In constructing the track at Rigby Park, as it was to be called, Griffin utilized a system that was perculiarly his own. After excavating the bed of the track, he took tough fibrous turf, cut in pieces about a foot square and laid them edgewise, closely packed, throughout its entire length and breadth. On top of the turf foundation Griffin spread a four inch surface of loam that would pack down, producing ultimately a tenacious spongy mat so essential to the faster tracks of that era. A high water table was necessary to retain the springy quality of the track and was easily achieved at the Rigby site. When finished it was oval in shape with curved ends of seventy rods each in length, the straight sides being ninety rods each in length. This track was considered by Griffin to be his masterpiece, the "acme of tracks," as he expressed it.

The stables were constructed early in 1893 by Henry Soule of Portland. The first to be build was 240 feet in length and 40 feet in width, with the side facing the track two stories in height to accommodate offices and waiting rooms. Three more stables were soon added raising the total number of stalls to one hundred. Approximately 125,000 board feet of lumber were consumed in the construction of these buildings."

News Clippings for the Rigby Park Storyboards
courtesy of Clark P. Thompson,
Founder of Maine's Trotting Horse Heritage Trail

Grand Horse Fair at Rigby Park


Views of Rigby Park

Permission to use theses images of Rigby Park were given by the South Portland Historical Society. The images are owned and copyrighted by the Society. Contact the Society for permission to use these images.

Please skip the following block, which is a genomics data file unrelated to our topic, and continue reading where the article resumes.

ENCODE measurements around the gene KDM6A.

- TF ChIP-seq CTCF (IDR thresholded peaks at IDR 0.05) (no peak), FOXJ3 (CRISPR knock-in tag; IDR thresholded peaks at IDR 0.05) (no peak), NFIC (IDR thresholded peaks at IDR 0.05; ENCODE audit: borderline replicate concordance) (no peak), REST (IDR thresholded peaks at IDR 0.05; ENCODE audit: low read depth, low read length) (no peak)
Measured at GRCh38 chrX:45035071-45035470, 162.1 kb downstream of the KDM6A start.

Directum Defeats Nelson at Rigby Park

Rigby Park Now Forgotten -- A bog between the PanAm railroad tracks and the Rumery Industrial Park

Opening day at Rigby Park was in 1893. The last races were held in 1899. In 1900 Rigby Park was boarded up. All the buildings were demolished by the end of 1903

Thursday, March 11, 2010

Walking the track at Rigby Park


On Saturday, my wife Libby and I traveled to Portland for the day. We drove over to the Rumery Industrial Park so I could show her where Rigby Park was located. We decided to walk the tracks to see what was on the Rigby Yard side of the Park. We saw what we thought were sections of the track. We also saw several cement piers that may have been foundations to some of the building at the park. The top storyboard focuses on the Rigby Yard side of the Park. This is the side where the grandstands were probably located. The bottom storyboard focuses on the south turn of the track.

Today was an adventure. I left Hallowell around 8:00 a.m. and arrived in South Portland around 9:00. In South Portland, I met up with Kathryn DiPhilippo, Director of the South Portland Historical Society. Our plan was to drive to the location of Rigby Park, one of Maine's Lost Trotting Parks. We drove to Rumery Street to see how we could enter the former grounds of the trotting park and actually stand on the track. Our first attempt was to try to enter the parcel of land at the upper in of the track. Here we ran into a storm drain, wetlands, and difficult walking.